For some, the Olympic Winter Games are a special moment where sport meets history, while for others, it’s just a minor inconvenience of their regularly scheduled programming. We are a subscriber of the prior; it’s a time where four years of hard work, sweat and sacrifice reach a caldron where dreams come true. The 2018 rendition of the Winter Olympics takes place in PyeongChang, South Korea. The 23rd Winter Games carried an air of tension coming in, with a less than 20 mile proximity to turbulent North Korea and Kim Jong-un. However, worries were set aside right from the Opening Ceremonies, as Kim Yo-jong (sister of Jong-un) was in attendance with the other country representatives… the first time a member of the North Korean royal family stepped foot in South Korea since the 1950’s!

One can dream in the place where dreams come true.

For the United States of America, the people have grown accustomed to watching dreams unfold before our very eyes on the Olympic stage. Whether it was the 1980 Miracle On Ice in Lake Placid or Vonetta Flowers and Jill Bakken winning the first Women’s Bobsleigh Gold in Olympic history in 2002 (Flowers was also the first black athlete to win a Gold Medal at the Winter Olympics), many athletes have risen to the occasion.

Shaun White, now in his 4th games, is a prime example. After winning Gold in the halfpipe upon his Olympic debut in Torino 2006, White followed up this magnificent performance with another, achieving Gold in Vancouver 2010. However, like a Celtic Druid being cast down to the lower class, he disappointed greatly in Sochi 2014. White is ready for redemption, as evident by his perfect 100 in Olympic trials.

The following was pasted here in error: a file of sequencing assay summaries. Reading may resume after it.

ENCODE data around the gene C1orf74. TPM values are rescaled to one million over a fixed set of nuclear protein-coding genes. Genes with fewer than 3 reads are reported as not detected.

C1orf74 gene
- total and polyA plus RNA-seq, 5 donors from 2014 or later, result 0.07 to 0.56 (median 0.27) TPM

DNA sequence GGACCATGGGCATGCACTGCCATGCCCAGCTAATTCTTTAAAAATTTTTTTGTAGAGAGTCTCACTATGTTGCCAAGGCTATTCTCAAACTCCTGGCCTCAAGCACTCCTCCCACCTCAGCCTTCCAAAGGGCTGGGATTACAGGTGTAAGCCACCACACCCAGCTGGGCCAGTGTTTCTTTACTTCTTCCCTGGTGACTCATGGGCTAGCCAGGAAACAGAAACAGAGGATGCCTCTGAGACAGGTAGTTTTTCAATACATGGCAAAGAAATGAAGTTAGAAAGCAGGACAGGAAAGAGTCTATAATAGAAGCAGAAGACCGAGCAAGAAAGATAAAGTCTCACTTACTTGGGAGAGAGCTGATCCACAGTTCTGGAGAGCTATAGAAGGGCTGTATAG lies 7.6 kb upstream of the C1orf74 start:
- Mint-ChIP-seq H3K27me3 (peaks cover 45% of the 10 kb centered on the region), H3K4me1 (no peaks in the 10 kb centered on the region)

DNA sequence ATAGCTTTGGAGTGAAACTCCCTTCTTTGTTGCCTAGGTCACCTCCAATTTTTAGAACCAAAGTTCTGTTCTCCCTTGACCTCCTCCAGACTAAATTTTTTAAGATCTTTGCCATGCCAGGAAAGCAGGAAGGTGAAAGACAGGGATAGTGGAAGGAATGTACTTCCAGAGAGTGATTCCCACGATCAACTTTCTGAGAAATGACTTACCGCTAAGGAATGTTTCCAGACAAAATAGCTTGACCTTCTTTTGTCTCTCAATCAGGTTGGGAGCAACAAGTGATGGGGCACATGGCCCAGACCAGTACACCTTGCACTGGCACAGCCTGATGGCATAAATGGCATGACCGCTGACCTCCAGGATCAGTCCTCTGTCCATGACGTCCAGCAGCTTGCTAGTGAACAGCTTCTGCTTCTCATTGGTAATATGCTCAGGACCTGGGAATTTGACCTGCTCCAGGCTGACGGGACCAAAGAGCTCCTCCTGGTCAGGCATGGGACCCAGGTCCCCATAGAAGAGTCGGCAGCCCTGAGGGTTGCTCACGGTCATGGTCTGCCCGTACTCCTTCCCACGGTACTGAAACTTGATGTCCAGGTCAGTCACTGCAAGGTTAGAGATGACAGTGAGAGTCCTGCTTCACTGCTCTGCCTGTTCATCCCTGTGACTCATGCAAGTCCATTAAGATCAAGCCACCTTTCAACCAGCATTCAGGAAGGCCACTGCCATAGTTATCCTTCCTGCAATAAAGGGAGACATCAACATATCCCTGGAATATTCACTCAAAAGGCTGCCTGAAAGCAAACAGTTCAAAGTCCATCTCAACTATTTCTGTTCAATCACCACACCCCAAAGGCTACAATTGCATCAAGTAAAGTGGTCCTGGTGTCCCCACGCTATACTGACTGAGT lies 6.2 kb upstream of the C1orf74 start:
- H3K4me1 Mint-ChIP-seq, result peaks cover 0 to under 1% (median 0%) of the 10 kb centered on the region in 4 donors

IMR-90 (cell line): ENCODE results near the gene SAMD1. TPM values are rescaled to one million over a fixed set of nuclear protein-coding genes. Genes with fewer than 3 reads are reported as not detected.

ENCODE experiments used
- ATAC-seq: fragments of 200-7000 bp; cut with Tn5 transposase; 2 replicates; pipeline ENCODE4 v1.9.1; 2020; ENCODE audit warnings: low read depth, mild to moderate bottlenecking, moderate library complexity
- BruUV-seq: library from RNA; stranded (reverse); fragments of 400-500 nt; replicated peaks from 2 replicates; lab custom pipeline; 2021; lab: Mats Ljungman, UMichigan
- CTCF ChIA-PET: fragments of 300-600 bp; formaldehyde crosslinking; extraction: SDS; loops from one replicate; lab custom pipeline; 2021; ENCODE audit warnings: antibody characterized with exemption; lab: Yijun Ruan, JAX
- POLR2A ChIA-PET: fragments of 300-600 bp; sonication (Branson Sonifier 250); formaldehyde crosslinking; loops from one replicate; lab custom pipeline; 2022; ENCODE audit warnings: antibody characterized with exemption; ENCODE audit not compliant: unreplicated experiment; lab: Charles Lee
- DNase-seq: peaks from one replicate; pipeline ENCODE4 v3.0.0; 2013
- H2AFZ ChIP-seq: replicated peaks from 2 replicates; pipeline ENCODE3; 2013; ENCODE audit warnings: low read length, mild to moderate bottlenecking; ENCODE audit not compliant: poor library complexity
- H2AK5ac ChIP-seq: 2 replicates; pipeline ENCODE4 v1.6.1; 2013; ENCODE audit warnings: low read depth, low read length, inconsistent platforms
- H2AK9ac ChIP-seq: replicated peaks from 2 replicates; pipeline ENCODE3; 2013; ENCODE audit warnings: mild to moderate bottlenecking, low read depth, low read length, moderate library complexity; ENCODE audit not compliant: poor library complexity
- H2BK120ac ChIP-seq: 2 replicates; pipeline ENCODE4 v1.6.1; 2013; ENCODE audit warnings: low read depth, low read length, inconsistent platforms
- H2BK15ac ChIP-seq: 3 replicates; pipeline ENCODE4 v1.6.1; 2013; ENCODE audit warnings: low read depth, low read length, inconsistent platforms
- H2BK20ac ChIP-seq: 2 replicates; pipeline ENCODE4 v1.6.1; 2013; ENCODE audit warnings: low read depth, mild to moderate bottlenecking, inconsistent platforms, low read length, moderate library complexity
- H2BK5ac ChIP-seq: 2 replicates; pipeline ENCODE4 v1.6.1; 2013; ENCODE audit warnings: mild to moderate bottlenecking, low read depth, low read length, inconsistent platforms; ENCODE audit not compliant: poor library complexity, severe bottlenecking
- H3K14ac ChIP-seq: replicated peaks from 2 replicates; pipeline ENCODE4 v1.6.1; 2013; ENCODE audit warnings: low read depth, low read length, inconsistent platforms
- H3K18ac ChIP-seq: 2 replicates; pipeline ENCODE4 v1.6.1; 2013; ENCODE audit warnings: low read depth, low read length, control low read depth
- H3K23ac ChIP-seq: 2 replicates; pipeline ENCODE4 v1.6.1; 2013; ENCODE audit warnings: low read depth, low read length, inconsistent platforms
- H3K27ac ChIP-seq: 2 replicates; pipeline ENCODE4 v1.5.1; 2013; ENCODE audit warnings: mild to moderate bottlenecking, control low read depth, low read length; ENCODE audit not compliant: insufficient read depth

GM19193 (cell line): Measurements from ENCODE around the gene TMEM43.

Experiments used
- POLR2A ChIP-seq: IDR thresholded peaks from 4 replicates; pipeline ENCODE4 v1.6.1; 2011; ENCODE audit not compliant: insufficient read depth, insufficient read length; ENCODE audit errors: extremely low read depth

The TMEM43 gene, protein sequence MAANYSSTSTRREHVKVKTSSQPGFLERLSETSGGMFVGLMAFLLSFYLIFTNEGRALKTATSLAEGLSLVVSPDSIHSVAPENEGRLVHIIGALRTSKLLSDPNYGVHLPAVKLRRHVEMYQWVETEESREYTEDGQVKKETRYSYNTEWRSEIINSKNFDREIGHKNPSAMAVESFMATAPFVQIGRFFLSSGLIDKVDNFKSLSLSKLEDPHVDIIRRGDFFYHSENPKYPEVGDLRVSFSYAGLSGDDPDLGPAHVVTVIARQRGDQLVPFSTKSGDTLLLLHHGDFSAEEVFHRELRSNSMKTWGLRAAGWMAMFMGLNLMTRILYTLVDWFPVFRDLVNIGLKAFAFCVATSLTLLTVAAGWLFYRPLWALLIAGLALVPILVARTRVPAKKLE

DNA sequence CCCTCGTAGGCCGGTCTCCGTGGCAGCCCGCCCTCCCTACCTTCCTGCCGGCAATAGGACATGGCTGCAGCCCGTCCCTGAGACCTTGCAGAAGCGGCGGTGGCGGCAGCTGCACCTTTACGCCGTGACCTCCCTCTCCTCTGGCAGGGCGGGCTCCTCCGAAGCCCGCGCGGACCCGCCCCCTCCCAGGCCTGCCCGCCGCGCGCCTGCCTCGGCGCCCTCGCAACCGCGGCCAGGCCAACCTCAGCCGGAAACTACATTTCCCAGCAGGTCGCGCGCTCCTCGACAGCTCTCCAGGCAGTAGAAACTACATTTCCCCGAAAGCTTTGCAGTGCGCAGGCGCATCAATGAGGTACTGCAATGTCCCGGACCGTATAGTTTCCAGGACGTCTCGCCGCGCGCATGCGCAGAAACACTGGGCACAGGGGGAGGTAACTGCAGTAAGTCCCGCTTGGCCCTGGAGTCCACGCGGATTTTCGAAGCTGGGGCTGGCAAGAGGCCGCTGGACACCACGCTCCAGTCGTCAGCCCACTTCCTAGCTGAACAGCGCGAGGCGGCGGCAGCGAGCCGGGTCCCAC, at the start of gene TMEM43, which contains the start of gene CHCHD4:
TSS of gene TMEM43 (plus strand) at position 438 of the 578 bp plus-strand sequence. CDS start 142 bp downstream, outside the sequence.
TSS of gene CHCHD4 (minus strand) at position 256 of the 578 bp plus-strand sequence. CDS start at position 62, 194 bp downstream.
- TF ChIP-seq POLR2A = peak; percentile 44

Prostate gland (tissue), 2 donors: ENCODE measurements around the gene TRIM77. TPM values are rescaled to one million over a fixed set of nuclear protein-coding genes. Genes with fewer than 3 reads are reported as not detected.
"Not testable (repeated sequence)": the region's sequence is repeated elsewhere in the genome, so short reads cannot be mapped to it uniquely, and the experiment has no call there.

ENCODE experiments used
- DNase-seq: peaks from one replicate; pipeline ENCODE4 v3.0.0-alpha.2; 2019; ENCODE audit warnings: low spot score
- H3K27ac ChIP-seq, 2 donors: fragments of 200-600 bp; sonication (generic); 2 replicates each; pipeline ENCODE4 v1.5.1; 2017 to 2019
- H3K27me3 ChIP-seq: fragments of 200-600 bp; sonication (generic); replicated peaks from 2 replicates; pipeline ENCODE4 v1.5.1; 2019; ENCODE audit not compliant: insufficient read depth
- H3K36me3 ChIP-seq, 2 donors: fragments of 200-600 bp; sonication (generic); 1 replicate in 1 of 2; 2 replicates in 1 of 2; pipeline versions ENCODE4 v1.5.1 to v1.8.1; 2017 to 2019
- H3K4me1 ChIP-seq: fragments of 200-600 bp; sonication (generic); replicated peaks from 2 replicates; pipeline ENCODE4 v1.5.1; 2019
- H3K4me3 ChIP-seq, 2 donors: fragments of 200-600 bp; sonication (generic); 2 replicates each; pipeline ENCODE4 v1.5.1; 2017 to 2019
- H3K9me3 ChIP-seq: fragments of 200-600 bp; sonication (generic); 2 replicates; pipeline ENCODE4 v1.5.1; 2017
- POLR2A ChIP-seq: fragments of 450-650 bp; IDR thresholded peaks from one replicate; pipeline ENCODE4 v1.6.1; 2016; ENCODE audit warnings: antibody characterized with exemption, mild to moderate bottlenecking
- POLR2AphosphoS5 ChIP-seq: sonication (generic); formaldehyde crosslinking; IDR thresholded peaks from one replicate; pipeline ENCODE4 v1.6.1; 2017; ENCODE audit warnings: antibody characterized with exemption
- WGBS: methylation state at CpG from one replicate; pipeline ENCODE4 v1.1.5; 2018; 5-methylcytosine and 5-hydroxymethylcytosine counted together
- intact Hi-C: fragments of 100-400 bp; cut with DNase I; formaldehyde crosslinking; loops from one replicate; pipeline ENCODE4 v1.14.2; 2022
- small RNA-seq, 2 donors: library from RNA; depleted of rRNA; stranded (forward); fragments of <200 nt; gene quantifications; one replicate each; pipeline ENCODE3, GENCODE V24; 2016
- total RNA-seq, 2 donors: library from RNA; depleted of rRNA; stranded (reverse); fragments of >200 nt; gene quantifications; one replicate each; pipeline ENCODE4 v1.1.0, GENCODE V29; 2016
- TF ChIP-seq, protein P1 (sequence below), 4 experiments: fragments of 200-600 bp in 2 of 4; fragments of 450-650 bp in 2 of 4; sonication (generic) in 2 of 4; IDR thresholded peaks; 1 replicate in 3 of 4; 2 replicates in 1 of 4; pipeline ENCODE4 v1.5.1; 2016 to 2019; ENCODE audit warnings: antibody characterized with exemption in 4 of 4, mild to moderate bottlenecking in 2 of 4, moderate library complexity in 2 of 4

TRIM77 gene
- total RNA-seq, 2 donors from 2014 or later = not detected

US Athletes to Keep an Eye On: Mikaela Shiffrin (Alpine Ski Racer; Gold Medalist in Sochi at 18-years-old), Lindsey Vonn (Alpine Ski Racer; Queen of the Downhill is making a triumphant return, in what will more than likely be her last Winter Games, after missing Sochi due to injury), Jamie Anderson (Snowboarder), Chloe Kim (Snowboarder), Jordan Greenway (first African-American to represent the U.S. on the hockey rink at the Olympics. He’s still in college at Boston University, where he plays forward), Nathan Chen (Figure Skater – Age: 18 – After a hell of a year on the ice, Chen is favored to win gold in PyeongChang. Part of the hype comes from a record he’s already broken: landing five quadruple jumps in one performance, making him the first male figure skater to do so).

The Medal Count section has the top-20 countries and will be consistently updated as we move on through these Olympic games. I condensed the list because it appears a few rich celebrities from Hollywood, CA, USA have bought a few pieces of land, applied for country status, and named them after their pets.

I may not cover every aspect of every game in 2018; some games may gain little attention, if at all. If figure skating is your thing, I suggest reading another article.

2018 Winter Olympics Opening Ceremonies

Erin Hamlin (Women’s Luge): US Flag Bearer won right in a coin-toss over Men’s Speed Skater and five-time Olympic game qualifier, Shani Davis. This created quite the stir:

Why not have both tote the stars and stripes since they tied in votes; after all, Canada did the same with ice dancers Tessa Virtue and Scott Moir. The five-time Olympic qualifier Davis has the resume edge and should have been given the right in case of draw, but then he whines about it on Twitter? Seriously, who does that (enter sheepish grin)? Bottomline, Hamlin is deserving of the honor and held it well! Somebody needs to tell Davis there IS a closing ceremony… Genius.